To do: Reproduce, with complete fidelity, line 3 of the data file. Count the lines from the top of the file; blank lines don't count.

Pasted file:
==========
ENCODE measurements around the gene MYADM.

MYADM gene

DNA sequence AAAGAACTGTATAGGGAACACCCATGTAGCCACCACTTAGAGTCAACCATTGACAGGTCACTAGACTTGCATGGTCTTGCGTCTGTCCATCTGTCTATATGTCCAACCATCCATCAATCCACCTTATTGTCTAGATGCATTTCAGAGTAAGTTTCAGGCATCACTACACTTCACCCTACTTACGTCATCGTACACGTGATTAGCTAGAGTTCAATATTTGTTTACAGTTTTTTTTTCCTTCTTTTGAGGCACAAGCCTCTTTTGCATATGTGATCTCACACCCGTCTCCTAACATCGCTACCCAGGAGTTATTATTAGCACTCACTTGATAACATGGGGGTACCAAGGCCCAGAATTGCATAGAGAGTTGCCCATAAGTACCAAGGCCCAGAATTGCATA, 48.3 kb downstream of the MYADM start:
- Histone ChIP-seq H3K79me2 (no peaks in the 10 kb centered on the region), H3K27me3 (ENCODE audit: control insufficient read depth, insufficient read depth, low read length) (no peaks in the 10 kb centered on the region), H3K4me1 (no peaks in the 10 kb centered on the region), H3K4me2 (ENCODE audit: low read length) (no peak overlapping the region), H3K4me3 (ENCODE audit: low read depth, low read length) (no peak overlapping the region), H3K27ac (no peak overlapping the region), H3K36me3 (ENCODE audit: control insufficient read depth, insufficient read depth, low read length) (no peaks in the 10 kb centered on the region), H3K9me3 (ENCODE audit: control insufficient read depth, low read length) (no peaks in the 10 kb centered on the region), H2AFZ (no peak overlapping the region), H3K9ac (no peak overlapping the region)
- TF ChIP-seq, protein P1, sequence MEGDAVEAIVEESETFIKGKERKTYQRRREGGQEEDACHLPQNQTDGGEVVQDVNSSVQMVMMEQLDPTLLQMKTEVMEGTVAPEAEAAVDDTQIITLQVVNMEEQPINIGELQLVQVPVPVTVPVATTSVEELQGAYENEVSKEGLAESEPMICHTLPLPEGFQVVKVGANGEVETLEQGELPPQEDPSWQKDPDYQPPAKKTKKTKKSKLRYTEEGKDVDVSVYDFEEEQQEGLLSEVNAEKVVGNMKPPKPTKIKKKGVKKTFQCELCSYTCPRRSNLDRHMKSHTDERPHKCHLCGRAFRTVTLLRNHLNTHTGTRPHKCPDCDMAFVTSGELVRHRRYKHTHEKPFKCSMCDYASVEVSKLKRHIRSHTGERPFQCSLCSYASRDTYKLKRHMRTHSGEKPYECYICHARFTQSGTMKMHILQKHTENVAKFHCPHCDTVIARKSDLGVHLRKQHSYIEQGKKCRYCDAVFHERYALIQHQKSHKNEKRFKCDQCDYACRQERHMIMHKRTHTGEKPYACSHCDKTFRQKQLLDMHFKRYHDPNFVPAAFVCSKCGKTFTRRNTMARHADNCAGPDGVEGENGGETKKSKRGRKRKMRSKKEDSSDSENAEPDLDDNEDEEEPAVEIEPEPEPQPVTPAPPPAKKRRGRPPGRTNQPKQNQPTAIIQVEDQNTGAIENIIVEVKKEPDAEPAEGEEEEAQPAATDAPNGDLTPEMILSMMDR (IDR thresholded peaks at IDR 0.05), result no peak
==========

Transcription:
DNA sequence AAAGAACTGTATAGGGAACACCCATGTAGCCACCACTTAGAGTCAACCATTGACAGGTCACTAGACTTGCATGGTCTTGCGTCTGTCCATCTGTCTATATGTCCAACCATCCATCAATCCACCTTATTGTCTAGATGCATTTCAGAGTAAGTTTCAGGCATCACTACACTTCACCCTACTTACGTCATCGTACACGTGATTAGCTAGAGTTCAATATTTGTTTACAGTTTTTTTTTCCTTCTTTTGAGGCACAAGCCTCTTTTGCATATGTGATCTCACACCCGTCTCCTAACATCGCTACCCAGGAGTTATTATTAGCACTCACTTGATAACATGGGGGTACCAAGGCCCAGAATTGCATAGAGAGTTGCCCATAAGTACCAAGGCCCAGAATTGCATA, 48.3 kb downstream of the MYADM start: